I have found some interesting reading this summer, and if you’re looking for “a really good book,” you’ll have no problem.
Let’s begin with “Cronkite.” I had been a faithful admirer of “the most trusted man in America” for a long time so put in a reserve for the new biography by Douglas Brinkley, an excellent writer and an excellent researcher. He leaves no stone unturned; the book is over 800 pages long, and about the only fact I didn’t learn was where Cronkite got his manicures – if he got manicures.
But I was fascinated, following him from his birthplace in St. Joseph, Mo., to his death. His path to fame was easy to understand. He had dropped out of college after his sophomore year, but that never seemed to be a detriment. His love for journalism and reporting the news was paramount. And his preparation for his assignments was fantastic. I was intrigued by his amazing knowledge of space flight as he covered our entry into space exploration; even men and women in that world were impressed by the knowledge he had garnered and understood.
It was Cronkite we watched when President Kennedy was assassinated in Dallas, and we stayed with him through all those awful days that ended in Arlington National Cemetery.
It seems that it was Cronkite’s summation of the Vietnam War that ended it. When he returned after spending time there, he reported he found a “stalemate.” President Johnson allegedly said that if Cronkite was turned off, so was the country. When the reporter told us at the conclusion of his broadcasts and telecasts, “And that’s the way it is” we believed that was the way it was.
We didn’t know that he was “prima donna-ish,” and I was surprised at his feelings about and relationships with Ed Murrow, Bob Schieffer and others in that mighty pantheon of television stars. His was a good marriage and — but enough. There are other books to talk about, so “The End” to “Cronkite.”
“The Queen’s Lover” is by Francine du Plessix Gray, who has given us a beautifully written story about a love affair between Marie Antoinette and a Swedish aristocrat, Count Axel von Fersen. And it’s not just a story about a romance: It is an outstanding history lesson about the period of the American Revolution, the French Revolution and the time after when the hope for liberty spread through much of the world, including the count’s Sweden. Life at court, how trysts were managed, how plans to get the royal family to safety were botched and much more are there in this fiction/history mix.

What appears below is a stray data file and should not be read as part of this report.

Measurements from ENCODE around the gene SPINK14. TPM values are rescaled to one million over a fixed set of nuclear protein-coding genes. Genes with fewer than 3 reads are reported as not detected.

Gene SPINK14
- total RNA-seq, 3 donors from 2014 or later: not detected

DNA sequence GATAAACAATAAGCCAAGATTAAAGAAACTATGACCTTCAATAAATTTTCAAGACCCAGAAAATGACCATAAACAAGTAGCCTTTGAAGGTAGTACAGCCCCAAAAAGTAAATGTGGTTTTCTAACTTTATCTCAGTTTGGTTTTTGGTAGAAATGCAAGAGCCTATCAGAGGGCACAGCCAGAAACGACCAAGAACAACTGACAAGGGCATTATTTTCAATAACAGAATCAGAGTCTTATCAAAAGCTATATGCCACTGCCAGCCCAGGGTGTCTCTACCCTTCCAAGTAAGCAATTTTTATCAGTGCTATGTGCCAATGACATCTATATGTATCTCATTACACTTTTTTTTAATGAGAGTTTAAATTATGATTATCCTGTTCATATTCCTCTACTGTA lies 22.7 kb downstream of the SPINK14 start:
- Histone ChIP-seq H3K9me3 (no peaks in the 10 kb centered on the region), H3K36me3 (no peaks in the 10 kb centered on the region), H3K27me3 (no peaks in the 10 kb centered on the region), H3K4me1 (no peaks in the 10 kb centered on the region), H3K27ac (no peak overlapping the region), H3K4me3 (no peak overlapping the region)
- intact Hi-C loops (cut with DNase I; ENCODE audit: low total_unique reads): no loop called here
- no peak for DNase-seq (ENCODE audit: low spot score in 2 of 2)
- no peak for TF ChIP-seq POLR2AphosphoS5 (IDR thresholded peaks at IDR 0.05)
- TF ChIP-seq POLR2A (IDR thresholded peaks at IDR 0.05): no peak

“Garden of Beasts”— yes, that’s the title of a book I highly recommend — not “In the Garden,” which we’ve already written about. This is a book by Jeffrey Deaver, who can write! Paul Schumann is a hit man (who only kills really bad people) who gets into trouble and can only be saved from long incarceration if he accepts a job to kill Ernst, one of Hitler’s powerful officials. This is a story of danger with twist after twist, with fear of betrayal fairly prevalent, set in 1936, the year our Jesse Owens prevailed so gloriously at the Olympics, which were held in Berlin that year. The characters are very good at their jobs — including the members of the American delegation. You won’t want to put the book down,I promise.
Daniel Silva has brought Gabriel Allon, his beautiful wife and his longtime associates back to us in “The Fallen Angel.” This time, also, a great deal of the story takes place in the Vatican, where the master restorer is working on a famous work of art by Caravaggio. The body of a beautiful woman is found beneath the great dome.
Is the woman’s fall accidental, suicidal or murder? That is the question. And quite a reprehensible plot is uncovered as an answer is sought. A large part of the story also takes place in Israel, and the reader gets a real tour of Jerusalem, along with a picture of what it’s like in a city sacred to three major religions — the tensions, the secrets, the plots. I didn’t learn as much about art restoration in this Silva, but I certainly learned about antiquities and their desirability. It’s Daniel Silva; what more do you want?
One last book this time. Its title is “Enfold Me,” its author is a former Fort Wayne resident, Steven Greenberg. It, too, is set in Israel — a different Israel: There was a massive earthquake, then an Iranian attack — and now we read about a Hamas-controlled Northern Liberated Palestine.
The protagonist is Daniel Blum, a scientist who had sent his family out of the country, and he and a compatriot uncover a secret with potential, life-changing results. The author has a gift with language. There are similes and word choices that will give you pause as you read this dark novel.
I cannot write more about it, anymore than I could review any of Blake Sebring’s books. Friendship and admiration may affect one’s judgment.